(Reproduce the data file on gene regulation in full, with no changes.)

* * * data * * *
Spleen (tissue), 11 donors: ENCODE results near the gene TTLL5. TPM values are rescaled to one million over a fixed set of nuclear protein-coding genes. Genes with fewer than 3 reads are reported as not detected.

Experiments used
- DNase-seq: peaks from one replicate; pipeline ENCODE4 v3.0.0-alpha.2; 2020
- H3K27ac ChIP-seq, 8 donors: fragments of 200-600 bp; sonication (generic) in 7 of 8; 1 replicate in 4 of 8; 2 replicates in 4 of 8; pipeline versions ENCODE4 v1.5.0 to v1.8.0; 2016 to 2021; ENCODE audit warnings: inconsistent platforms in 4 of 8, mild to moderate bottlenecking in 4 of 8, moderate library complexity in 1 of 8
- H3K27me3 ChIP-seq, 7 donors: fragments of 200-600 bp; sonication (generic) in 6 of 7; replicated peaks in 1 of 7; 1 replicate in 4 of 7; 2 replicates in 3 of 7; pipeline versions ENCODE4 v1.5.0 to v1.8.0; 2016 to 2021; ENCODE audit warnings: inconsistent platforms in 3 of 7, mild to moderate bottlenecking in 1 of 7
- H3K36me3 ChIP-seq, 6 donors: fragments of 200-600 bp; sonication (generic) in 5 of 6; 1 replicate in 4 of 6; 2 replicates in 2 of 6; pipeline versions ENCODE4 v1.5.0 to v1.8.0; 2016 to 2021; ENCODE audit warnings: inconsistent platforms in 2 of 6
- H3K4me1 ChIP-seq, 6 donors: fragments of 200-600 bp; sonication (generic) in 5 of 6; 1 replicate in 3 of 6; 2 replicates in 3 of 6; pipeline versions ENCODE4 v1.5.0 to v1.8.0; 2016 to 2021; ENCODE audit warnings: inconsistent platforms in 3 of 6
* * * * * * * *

Spleen (tissue), 11 donors: ENCODE results near the gene TTLL5. TPM values are rescaled to one million over a fixed set of nuclear protein-coding genes. Genes with fewer than 3 reads are reported as not detected.

Experiments used
- DNase-seq: peaks from one replicate; pipeline ENCODE4 v3.0.0-alpha.2; 2020
- H3K27ac ChIP-seq, 8 donors: fragments of 200-600 bp; sonication (generic) in 7 of 8; 1 replicate in 4 of 8; 2 replicates in 4 of 8; pipeline versions ENCODE4 v1.5.0 to v1.8.0; 2016 to 2021; ENCODE audit warnings: inconsistent platforms in 4 of 8, mild to moderate bottlenecking in 4 of 8, moderate library complexity in 1 of 8
- H3K27me3 ChIP-seq, 7 donors: fragments of 200-600 bp; sonication (generic) in 6 of 7; replicated peaks in 1 of 7; 1 replicate in 4 of 7; 2 replicates in 3 of 7; pipeline versions ENCODE4 v1.5.0 to v1.8.0; 2016 to 2021; ENCODE audit warnings: inconsistent platforms in 3 of 7, mild to moderate bottlenecking in 1 of 7
- H3K36me3 ChIP-seq, 6 donors: fragments of 200-600 bp; sonication (generic) in 5 of 6; 1 replicate in 4 of 6; 2 replicates in 2 of 6; pipeline versions ENCODE4 v1.5.0 to v1.8.0; 2016 to 2021; ENCODE audit warnings: inconsistent platforms in 2 of 6
- H3K4me1 ChIP-seq, 6 donors: fragments of 200-600 bp; sonication (generic) in 5 of 6; 1 replicate in 3 of 6; 2 replicates in 3 of 6; pipeline versions ENCODE4 v1.5.0 to v1.8.0; 2016 to 2021; ENCODE audit warnings: inconsistent platforms in 3 of 6